Size matters to males and females: mutual mate choice leads to size assortative pairing in a paternal mouthbrooding coral reef cardinalfish (#161)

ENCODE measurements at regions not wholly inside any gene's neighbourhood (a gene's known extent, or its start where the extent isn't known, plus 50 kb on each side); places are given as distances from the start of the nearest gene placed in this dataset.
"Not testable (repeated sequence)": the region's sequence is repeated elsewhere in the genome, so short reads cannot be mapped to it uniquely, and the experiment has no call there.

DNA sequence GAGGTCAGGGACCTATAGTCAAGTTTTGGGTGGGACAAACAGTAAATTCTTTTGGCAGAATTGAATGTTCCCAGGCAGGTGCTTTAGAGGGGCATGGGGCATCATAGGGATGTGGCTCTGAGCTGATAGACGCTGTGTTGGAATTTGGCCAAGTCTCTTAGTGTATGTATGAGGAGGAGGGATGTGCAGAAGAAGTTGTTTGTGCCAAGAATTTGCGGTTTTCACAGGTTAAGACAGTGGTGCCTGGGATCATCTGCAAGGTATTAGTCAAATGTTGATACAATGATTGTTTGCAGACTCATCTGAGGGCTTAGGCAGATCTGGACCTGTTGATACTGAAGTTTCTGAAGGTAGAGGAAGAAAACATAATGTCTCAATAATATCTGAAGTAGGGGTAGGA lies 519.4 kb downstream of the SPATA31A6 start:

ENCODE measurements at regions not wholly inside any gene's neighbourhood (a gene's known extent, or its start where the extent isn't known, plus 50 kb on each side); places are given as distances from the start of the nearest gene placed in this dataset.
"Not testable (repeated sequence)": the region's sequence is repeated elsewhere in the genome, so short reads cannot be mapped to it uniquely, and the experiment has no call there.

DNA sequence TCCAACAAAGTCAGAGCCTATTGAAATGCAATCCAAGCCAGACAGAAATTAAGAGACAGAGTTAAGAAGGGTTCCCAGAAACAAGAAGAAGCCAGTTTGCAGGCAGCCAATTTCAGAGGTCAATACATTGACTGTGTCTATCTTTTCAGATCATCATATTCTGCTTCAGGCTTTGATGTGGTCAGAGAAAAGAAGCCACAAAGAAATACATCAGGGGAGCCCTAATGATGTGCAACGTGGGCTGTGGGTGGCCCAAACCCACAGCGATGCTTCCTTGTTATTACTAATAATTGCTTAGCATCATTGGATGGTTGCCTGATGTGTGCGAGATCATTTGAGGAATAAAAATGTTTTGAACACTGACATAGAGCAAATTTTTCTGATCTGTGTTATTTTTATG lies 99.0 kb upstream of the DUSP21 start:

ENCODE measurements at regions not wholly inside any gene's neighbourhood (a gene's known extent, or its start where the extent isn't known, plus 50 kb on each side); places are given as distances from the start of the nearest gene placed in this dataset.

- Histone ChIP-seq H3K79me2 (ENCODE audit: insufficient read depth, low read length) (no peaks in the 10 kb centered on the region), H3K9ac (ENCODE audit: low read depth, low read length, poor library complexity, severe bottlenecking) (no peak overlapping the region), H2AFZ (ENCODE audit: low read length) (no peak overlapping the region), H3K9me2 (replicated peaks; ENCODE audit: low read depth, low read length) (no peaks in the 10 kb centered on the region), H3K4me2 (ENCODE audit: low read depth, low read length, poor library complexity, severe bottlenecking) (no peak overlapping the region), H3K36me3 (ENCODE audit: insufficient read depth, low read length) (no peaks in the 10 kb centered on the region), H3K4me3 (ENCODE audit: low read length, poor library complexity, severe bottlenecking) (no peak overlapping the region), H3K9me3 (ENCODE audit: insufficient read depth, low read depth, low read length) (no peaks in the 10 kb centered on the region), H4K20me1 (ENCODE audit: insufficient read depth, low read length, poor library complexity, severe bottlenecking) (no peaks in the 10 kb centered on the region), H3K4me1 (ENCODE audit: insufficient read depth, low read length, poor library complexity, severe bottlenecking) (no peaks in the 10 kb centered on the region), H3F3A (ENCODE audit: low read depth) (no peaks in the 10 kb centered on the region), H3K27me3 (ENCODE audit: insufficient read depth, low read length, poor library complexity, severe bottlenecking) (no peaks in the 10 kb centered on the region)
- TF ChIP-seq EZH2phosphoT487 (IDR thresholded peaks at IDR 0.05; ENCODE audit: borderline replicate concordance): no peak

Many animals exhibit size-assortative mating where reproductive pairs are more similar in size than expected through random mating. Matching theory predicts this occurs because both males and females prefer and will leave existing partners for bigger mates. Monogamous pairing and size-assortative mating has been described for coral reef fishes, but the underlying behavioural mechanism has not been tested. Here we took a long-term observational and experimental study to resolve the causes of size-based pairing in the mouthbrooding coral reef cardinalfish Sphaeramia nematoptera. For 65 pairs observed over a 23 month period, there was a strong correlation between male and female size. This size assortative mating was not incidental through growing up together, since only 28% of juvenile pairs were still found together after four months, and only 7% after eight months. For those changing partners over this period, there was a strong correlation between the sizes of individuals and their new partners, with individuals only ever leaving partners for larger mates. We experimentally removed 16 males and 18 female partners from existing pairs to examine the role of male and female mate preferences in leading to size-assortative mating. The strong positive relationship between the sizes of male and female partners was maintained as individuals found new partners. Both females and males chose similar sized partners after both natural losses and following mate removal, indicating both sexes exhibit a mutual preference for partners of near similar size. We suggest that monogamous pairing occurs in cardinalfish because mouthbrooding restricts multiple mating by males. Size assortative pairing follows as larger males prefer the more fecund larger females, and larger females prefer larger males because they can successfully brood all of their eggs. Mutual mate choice will likely explain size- assortative pairing in other fish species with paternal care.